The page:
By Todd Cohen
Nonprofit mergers, a strategy funders have been pushing, can backfire and should be pursued only after weighing their likely benefits and risks, as well as alternative options.
That is the message of an article, Merging Wisely, published in the Stanford Social Innovation Review and reported today by the Philanthropy Journal.
Mergers to combine the infrastructures of nonprofits can make sense because the duplication of infrastructure services for nonprofits is a big problem, the article says.
But nonprofits looking to produce revenue or cost savings from mergers should look twice, it says, because “transactional and integration costs” from the merger actually could mean additional costs in the short term.
And mergers may not even result in big cost savings for the long term, with the cost of combining audits, insurance, staffs and boards possibly even exceeding the savings.
Mergers can produce benefits in areas like fundraising and leadership.
Nonprofits also should look carefully at alternatives to mergers, such as combining only the back-office functions of nonprofits, or only some of their programs, or both.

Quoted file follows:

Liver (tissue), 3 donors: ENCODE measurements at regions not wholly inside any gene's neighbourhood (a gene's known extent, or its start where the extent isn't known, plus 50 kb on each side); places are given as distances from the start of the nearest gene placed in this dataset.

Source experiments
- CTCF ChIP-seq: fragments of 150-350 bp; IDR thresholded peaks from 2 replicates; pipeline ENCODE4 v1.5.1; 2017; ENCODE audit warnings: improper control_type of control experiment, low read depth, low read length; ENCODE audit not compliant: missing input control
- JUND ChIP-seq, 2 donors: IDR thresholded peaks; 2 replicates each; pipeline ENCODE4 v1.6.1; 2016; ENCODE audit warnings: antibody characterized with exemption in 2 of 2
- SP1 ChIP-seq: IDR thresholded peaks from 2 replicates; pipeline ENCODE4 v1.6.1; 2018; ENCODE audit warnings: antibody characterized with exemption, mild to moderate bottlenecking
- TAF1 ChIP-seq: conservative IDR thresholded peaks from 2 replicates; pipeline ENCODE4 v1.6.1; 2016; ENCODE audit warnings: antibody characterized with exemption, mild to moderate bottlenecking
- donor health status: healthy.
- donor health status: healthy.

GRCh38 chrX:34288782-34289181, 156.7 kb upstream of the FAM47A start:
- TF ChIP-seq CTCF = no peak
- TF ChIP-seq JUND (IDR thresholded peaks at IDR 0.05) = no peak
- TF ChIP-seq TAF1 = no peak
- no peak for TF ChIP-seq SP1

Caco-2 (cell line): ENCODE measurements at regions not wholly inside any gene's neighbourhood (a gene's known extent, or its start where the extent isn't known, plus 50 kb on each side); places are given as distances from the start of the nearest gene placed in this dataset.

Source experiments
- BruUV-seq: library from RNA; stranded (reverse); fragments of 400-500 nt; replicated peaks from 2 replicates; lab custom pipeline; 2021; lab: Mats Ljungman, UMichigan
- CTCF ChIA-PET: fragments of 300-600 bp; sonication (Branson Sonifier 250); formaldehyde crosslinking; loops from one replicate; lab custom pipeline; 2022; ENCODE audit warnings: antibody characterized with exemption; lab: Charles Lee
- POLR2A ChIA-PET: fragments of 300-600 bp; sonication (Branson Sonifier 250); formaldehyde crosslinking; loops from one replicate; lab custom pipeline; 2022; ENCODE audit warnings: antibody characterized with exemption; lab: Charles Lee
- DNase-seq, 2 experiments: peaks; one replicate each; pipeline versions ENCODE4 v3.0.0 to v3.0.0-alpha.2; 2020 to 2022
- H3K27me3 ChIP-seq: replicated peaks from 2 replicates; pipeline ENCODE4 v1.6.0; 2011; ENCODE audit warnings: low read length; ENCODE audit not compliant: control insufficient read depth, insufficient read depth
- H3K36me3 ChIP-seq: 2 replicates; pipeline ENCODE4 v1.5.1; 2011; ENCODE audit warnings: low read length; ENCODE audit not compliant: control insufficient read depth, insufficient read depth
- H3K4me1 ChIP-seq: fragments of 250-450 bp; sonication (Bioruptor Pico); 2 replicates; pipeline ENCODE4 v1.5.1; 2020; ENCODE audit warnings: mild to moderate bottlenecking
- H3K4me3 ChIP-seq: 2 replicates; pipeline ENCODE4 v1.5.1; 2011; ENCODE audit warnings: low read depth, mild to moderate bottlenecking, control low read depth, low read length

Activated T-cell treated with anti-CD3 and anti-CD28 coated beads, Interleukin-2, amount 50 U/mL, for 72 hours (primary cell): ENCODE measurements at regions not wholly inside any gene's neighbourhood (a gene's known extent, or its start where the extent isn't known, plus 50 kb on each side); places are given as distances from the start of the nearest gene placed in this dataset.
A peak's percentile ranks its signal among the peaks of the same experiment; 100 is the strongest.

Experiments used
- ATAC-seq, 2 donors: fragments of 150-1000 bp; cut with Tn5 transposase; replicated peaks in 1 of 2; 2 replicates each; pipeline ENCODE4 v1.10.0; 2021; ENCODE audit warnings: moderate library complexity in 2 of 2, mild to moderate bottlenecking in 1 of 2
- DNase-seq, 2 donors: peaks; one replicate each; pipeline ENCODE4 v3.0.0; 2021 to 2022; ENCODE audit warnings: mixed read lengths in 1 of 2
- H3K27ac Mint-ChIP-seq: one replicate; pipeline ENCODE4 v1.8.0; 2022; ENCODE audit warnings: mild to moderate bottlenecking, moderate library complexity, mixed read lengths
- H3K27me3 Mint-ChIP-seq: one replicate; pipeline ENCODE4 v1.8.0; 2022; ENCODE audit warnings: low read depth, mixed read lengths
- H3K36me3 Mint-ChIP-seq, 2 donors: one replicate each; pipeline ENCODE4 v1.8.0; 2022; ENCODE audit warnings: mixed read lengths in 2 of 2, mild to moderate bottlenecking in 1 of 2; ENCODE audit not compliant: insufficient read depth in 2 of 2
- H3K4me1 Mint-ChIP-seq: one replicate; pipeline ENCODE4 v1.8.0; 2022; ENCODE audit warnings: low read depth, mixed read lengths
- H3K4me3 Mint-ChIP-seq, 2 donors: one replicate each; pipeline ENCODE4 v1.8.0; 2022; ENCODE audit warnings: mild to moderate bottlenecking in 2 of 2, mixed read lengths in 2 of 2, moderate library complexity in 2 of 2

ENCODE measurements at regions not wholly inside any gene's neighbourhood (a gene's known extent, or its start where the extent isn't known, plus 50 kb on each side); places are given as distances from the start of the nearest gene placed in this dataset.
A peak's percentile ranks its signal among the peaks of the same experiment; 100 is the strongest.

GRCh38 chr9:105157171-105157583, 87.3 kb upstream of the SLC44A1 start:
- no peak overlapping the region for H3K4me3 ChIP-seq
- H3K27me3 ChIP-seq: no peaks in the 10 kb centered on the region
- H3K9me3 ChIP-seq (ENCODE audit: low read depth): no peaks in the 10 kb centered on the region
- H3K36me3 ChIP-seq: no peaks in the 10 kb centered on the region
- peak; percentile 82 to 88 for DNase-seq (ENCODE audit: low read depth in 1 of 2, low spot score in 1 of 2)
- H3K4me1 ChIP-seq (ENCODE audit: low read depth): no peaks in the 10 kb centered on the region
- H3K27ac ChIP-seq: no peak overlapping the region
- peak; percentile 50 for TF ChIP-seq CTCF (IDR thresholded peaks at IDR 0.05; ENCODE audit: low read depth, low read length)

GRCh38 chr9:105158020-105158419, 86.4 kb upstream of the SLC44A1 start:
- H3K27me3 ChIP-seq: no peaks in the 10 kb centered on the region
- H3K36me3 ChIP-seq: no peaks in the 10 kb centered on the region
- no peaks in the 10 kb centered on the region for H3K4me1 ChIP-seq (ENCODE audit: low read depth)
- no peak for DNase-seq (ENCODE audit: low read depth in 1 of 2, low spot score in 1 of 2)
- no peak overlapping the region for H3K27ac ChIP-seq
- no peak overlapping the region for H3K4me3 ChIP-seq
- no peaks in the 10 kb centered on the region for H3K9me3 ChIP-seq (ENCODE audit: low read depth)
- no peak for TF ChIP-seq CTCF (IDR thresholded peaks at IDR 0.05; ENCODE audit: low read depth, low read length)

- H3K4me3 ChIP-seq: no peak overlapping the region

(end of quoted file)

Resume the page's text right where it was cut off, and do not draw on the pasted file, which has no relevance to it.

Strategic alliances and informal collaboration also are options.
The limping economy has put enormous pressure on nonprofits to cut spending and find efficiencies through working more closely with other organizations.
Mergers may seem like a magic bullet but can create more problems than they solve, and they also can create upheaval within the combined organization through the collision of widely differing corporate cultures.
For nonprofits thinking about mergers, and for funders pushing nonprofits to merge, the challenge is to think hard about what tying the knot actually would mean, and to shop around for alternative ways to work smarter by working with new partners.